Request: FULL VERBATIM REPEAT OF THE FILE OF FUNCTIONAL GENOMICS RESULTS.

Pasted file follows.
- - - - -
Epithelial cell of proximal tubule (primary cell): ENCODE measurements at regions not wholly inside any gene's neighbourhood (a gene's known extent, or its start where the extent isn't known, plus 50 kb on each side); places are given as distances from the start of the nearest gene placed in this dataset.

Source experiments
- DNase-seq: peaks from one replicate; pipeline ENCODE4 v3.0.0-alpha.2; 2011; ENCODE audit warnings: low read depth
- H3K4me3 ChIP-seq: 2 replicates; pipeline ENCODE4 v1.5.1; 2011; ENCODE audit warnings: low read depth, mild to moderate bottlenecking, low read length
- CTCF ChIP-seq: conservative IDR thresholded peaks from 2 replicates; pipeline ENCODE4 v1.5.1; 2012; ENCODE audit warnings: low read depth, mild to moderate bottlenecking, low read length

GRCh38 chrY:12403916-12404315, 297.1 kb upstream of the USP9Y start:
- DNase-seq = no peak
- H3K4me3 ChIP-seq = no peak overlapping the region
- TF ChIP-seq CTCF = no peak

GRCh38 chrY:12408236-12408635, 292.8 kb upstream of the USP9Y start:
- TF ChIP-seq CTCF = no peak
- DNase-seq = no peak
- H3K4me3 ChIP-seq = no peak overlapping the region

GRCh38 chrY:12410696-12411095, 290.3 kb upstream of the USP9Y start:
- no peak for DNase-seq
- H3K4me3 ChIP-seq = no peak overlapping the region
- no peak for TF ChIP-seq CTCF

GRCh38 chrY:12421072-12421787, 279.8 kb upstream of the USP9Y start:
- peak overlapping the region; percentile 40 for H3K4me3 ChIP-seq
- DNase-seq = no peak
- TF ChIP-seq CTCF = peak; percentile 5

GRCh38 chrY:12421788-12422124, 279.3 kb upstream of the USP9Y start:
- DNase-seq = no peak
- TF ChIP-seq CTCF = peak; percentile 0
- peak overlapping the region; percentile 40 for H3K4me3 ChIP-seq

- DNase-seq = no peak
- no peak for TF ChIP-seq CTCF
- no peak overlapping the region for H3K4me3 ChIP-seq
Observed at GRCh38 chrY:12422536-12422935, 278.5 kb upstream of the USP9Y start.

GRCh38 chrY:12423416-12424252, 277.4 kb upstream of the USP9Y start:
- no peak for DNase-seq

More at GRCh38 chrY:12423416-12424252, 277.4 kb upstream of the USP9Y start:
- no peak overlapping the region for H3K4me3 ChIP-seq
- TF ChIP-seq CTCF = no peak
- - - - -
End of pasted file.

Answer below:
Epithelial cell of proximal tubule (primary cell): ENCODE measurements at regions not wholly inside any gene's neighbourhood (a gene's known extent, or its start where the extent isn't known, plus 50 kb on each side); places are given as distances from the start of the nearest gene placed in this dataset.

Source experiments
- DNase-seq: peaks from one replicate; pipeline ENCODE4 v3.0.0-alpha.2; 2011; ENCODE audit warnings: low read depth
- H3K4me3 ChIP-seq: 2 replicates; pipeline ENCODE4 v1.5.1; 2011; ENCODE audit warnings: low read depth, mild to moderate bottlenecking, low read length
- CTCF ChIP-seq: conservative IDR thresholded peaks from 2 replicates; pipeline ENCODE4 v1.5.1; 2012; ENCODE audit warnings: low read depth, mild to moderate bottlenecking, low read length

GRCh38 chrY:12403916-12404315, 297.1 kb upstream of the USP9Y start:
- DNase-seq = no peak
- H3K4me3 ChIP-seq = no peak overlapping the region
- TF ChIP-seq CTCF = no peak

GRCh38 chrY:12408236-12408635, 292.8 kb upstream of the USP9Y start:
- TF ChIP-seq CTCF = no peak
- DNase-seq = no peak
- H3K4me3 ChIP-seq = no peak overlapping the region

GRCh38 chrY:12410696-12411095, 290.3 kb upstream of the USP9Y start:
- no peak for DNase-seq
- H3K4me3 ChIP-seq = no peak overlapping the region
- no peak for TF ChIP-seq CTCF

GRCh38 chrY:12421072-12421787, 279.8 kb upstream of the USP9Y start:
- peak overlapping the region; percentile 40 for H3K4me3 ChIP-seq
- DNase-seq = no peak
- TF ChIP-seq CTCF = peak; percentile 5

GRCh38 chrY:12421788-12422124, 279.3 kb upstream of the USP9Y start:
- DNase-seq = no peak
- TF ChIP-seq CTCF = peak; percentile 0
- peak overlapping the region; percentile 40 for H3K4me3 ChIP-seq

- DNase-seq = no peak
- no peak for TF ChIP-seq CTCF
- no peak overlapping the region for H3K4me3 ChIP-seq
Observed at GRCh38 chrY:12422536-12422935, 278.5 kb upstream of the USP9Y start.

GRCh38 chrY:12423416-12424252, 277.4 kb upstream of the USP9Y start:
- no peak for DNase-seq

More at GRCh38 chrY:12423416-12424252, 277.4 kb upstream of the USP9Y start:
- no peak overlapping the region for H3K4me3 ChIP-seq
- TF ChIP-seq CTCF = no peak